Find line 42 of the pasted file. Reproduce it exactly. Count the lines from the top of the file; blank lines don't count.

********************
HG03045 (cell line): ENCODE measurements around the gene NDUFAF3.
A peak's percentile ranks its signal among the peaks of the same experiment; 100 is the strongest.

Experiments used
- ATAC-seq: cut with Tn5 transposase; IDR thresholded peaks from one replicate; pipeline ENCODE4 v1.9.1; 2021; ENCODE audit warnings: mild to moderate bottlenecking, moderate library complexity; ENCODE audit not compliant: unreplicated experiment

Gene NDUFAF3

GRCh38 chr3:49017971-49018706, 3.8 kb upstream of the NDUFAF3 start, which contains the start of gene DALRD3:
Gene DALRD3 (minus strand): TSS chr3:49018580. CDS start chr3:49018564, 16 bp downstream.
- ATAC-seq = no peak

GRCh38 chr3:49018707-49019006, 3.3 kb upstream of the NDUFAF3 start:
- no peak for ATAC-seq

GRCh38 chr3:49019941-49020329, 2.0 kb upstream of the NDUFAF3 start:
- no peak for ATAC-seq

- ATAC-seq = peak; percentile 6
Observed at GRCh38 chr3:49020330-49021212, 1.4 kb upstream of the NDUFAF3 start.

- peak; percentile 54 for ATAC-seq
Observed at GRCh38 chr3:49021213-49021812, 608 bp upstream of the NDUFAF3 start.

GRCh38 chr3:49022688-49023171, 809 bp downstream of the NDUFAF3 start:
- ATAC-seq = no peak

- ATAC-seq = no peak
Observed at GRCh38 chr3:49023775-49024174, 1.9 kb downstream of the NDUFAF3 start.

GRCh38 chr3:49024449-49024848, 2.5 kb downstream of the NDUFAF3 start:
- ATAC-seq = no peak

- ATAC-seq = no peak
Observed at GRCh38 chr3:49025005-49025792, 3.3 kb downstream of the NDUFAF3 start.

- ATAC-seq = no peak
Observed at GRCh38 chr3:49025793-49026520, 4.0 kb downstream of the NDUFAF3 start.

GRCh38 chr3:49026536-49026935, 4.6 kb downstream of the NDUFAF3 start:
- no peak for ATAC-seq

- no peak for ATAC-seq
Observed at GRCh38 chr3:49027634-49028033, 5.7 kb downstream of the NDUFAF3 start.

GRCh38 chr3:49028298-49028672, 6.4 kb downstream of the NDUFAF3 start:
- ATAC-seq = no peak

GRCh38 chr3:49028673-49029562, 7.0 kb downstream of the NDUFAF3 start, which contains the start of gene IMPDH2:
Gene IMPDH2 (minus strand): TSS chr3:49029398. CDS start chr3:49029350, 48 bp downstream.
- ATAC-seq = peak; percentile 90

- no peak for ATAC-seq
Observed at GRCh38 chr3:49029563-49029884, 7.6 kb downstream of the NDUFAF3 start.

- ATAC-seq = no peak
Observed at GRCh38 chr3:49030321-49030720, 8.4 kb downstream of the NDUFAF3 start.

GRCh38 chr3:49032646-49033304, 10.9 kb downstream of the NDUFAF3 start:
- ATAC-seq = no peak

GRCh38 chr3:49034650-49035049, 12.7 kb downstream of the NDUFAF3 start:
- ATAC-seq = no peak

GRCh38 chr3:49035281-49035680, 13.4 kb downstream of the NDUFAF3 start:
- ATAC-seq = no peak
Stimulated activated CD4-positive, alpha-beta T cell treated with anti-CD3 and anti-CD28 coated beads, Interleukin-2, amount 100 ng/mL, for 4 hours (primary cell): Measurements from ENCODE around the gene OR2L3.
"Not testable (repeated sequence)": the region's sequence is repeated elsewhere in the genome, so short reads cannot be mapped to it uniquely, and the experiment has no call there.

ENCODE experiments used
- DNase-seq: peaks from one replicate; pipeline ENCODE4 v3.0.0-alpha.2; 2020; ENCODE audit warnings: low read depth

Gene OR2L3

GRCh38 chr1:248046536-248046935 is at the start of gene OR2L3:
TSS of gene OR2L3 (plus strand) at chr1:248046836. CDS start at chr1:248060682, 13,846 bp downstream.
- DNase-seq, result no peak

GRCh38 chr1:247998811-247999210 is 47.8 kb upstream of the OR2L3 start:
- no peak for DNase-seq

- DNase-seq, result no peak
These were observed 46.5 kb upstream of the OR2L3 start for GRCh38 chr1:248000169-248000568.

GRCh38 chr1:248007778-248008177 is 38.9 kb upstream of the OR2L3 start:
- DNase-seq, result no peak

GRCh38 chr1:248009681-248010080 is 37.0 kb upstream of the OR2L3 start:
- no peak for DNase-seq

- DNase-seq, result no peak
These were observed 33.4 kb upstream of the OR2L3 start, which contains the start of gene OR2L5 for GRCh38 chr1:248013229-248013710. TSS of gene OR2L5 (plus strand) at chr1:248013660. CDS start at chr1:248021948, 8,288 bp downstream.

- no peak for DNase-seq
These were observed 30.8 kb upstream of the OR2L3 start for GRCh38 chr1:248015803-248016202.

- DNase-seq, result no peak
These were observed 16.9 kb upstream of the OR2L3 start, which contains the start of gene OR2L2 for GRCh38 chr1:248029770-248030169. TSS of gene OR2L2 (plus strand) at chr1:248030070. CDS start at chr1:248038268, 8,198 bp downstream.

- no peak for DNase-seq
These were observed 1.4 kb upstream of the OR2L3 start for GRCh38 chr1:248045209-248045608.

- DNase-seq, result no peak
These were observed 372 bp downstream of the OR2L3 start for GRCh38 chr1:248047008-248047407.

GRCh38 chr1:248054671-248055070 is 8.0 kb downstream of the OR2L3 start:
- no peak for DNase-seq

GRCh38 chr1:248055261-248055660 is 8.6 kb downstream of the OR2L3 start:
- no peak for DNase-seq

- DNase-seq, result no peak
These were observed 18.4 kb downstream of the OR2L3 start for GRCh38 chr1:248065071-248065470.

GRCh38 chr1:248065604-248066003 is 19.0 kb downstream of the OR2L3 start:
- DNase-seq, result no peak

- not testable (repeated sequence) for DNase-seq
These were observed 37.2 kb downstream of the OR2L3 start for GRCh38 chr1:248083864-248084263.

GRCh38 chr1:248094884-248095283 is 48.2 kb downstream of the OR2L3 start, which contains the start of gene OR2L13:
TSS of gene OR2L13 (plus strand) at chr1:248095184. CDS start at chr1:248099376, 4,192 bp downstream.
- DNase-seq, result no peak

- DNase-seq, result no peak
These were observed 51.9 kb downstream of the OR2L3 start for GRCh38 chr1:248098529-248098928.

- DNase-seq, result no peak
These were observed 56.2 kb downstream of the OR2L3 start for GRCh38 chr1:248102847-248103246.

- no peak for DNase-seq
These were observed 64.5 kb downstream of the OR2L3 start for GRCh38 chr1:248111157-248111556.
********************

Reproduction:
GRCh38 chr3:49034650-49035049, 12.7 kb downstream of the NDUFAF3 start: